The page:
Bresson distinguished between his own methodology (what he refers to as le cinématographe or cinematic writing) and the bogus theatrical naturalism and fake psychology of popular cinema. His uncommercial approach is accentuated by certain material concerns. Money in Bresson’s cinema is typically visualized as a greasy wad of bills, and his final testament, the bluntly titled L’Argent (1983), is a left-wing splatter film of alpine bleakness and elliptically lurid melodrama. In this near self-parody and formalist triumph, Bresson further pares down his minimalist style to accommodate bank heists, a prison riot, and multiple ax murders. “You are confusing pessimism with lucidity,” he explains in The Way to Bresson when a Dutch interviewer asks him about L’Argent‘s decidedly downbeat quality.
Bresson has been described as a “Christian atheist”; his protagonists have been called “saints without theology”; his movies might be described as cinema icons. I recently read a review that hailed Prince of Egypt as the most “religious” Hollywood movie since Schindler’s List. Content is easier to get than form and G-d knows that Steven Spielberg has his devotees. But if Prince of Egypt and Schindler’s List are religious experiences, what in the world do we call Diary of a Country Priest, Au hasard, Balthazar, or Mouchette?
Love it or hate it, Larry Clark’s Kids was some sort of movie. Part exploitation flick, part cautionary shocker, the cult photographer’s overhyped but skillfully made and undeniably disturbing debut feature gave definitive cinematic expression to the condition of being young, dumb, and horny. The use of nonactors and nonjudgmental—if voyeuristic—camera placement might even suggest a debased species of Bressonian cinema.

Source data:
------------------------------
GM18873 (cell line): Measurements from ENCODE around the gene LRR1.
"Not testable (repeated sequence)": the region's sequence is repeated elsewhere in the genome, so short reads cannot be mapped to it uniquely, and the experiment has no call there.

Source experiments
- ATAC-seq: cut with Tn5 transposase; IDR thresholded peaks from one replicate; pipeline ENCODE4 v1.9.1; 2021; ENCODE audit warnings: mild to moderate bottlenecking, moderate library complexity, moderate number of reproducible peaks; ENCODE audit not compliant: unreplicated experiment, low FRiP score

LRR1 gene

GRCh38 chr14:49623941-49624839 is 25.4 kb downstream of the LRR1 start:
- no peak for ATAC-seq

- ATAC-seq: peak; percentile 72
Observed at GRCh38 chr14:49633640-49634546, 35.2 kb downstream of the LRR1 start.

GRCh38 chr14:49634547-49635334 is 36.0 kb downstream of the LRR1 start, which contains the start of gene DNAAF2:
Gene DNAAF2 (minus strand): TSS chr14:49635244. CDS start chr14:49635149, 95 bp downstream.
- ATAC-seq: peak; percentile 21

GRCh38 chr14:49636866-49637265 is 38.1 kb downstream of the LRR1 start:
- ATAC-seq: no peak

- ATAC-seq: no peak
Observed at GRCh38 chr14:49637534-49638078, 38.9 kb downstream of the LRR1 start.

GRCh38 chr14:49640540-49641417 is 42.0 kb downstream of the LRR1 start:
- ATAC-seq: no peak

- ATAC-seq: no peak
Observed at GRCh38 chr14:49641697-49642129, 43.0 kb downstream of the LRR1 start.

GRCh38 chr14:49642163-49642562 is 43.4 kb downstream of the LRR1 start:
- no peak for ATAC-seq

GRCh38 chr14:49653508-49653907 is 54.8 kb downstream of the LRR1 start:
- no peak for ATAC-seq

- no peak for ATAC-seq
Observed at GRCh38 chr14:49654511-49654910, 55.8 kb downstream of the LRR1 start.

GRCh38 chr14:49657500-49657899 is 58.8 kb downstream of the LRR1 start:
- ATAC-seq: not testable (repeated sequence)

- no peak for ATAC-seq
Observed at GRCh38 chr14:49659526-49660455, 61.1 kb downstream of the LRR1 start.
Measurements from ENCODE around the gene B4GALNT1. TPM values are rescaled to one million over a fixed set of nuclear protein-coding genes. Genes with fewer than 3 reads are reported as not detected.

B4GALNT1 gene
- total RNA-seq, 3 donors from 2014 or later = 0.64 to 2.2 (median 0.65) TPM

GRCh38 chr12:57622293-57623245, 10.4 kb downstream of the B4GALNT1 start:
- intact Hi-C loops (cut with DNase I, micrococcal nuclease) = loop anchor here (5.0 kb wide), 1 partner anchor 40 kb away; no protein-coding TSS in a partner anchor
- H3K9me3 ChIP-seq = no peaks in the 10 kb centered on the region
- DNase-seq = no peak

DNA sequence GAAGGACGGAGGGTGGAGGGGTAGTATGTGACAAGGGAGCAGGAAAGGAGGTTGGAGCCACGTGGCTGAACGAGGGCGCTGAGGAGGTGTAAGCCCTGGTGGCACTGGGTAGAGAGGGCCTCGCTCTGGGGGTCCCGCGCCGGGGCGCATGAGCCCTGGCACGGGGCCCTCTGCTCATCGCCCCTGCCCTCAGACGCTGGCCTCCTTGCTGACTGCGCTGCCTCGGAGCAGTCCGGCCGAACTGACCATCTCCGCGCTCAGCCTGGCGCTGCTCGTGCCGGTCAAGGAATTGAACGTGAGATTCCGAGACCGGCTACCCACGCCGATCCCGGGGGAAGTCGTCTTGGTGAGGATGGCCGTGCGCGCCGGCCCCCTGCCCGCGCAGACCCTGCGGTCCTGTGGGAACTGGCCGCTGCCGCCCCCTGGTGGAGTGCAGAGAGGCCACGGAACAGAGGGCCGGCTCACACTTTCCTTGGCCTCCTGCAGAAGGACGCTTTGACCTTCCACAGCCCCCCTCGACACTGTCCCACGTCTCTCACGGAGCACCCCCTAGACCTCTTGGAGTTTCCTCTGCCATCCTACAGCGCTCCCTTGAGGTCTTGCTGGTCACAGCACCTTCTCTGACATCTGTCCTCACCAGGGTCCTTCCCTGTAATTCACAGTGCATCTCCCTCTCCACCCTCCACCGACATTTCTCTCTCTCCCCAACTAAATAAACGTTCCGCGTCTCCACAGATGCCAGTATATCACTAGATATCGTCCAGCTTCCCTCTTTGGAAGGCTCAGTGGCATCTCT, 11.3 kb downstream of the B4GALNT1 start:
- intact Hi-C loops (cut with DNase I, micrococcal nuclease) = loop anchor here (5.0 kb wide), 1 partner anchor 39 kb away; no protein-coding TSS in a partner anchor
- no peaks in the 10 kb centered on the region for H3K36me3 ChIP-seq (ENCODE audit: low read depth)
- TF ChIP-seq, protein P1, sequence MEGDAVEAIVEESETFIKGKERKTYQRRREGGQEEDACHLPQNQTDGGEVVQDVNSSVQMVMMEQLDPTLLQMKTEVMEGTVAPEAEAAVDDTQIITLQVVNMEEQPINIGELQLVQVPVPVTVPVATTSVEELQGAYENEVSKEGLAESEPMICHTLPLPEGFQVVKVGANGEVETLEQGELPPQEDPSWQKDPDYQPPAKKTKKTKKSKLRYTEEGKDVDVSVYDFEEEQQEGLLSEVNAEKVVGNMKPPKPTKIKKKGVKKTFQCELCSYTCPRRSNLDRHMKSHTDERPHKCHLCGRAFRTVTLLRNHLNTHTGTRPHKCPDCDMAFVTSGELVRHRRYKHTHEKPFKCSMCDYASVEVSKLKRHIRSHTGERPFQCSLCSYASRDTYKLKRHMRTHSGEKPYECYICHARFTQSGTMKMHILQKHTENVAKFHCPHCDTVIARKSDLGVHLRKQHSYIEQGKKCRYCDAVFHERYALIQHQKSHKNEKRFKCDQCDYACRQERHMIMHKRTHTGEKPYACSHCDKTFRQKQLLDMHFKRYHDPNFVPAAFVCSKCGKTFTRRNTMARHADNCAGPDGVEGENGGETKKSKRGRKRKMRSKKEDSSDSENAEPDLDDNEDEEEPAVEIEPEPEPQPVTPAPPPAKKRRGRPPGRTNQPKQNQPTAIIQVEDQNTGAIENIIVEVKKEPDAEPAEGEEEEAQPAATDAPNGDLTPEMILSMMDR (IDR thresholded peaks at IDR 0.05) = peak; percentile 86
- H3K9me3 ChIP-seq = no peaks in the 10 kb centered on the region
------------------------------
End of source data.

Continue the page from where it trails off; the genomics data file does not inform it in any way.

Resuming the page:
Kids was a world of sexual nihilism in the skateboard Sodom of a Christian Coalition nightmare, the Los Olvidados of the libido, as well as a visceral AIDS allegory. Clark’s follow-up, Another Day in Paradise, is a lot more conventional and a lot less shocking—even if its particular milieu is closer to Clark’s own notoriously drug-dependent past. A pair of veteran thieves, Mel (James Woods) and Sid (Melanie Griffith), team up with a couple of delinquent kids, Bobbie (Vincent Kartheiser) and Rose (Natasha Gregson Wagner), for a giddy ride toward oblivion.
Another Day in Paradise presents itself as a corrective of sorts to Gus Van Sant’s Drugstore Cowboy, a movie Clark feels—with good reason—to have been inspired by, if not ripped off from, his photographs. Clark may know this world better than Van Sant but he lacks the filmmaking chops to reclaim it. Another Day is slackly directed and badly acted. Nor does Clark show any particular flair for mayhem. Despite a well-orchestrated deal gone wrong, the ensuing carnage is too clumsily staged and awkwardly contrived to carry any emotional weight. Barely enlivened by the presence of bluesman Clarence Carter or Lou Diamond Phillips’s cameo as the meanest queen in East L.A., Another Day lurches in and out of credibility, slouching from contrived situations of horror to fake revelations of synthetic soul.
Four actors, four movies. The typically wired Woods is acting solo. Kartheiser manages to survive a lot of punishment and still look minty fresh. The only thing more embarrassing than Melanie Griffith’s blowzy mother-hen is stoned kewpie doll Wagner’s valley-girl whine of junkie need. Kids asked to be read as a cautionary movie about AIDS. Another Day in Paradise illustrates a lesser social problem—the danger that, for a photographer, everything is a pose.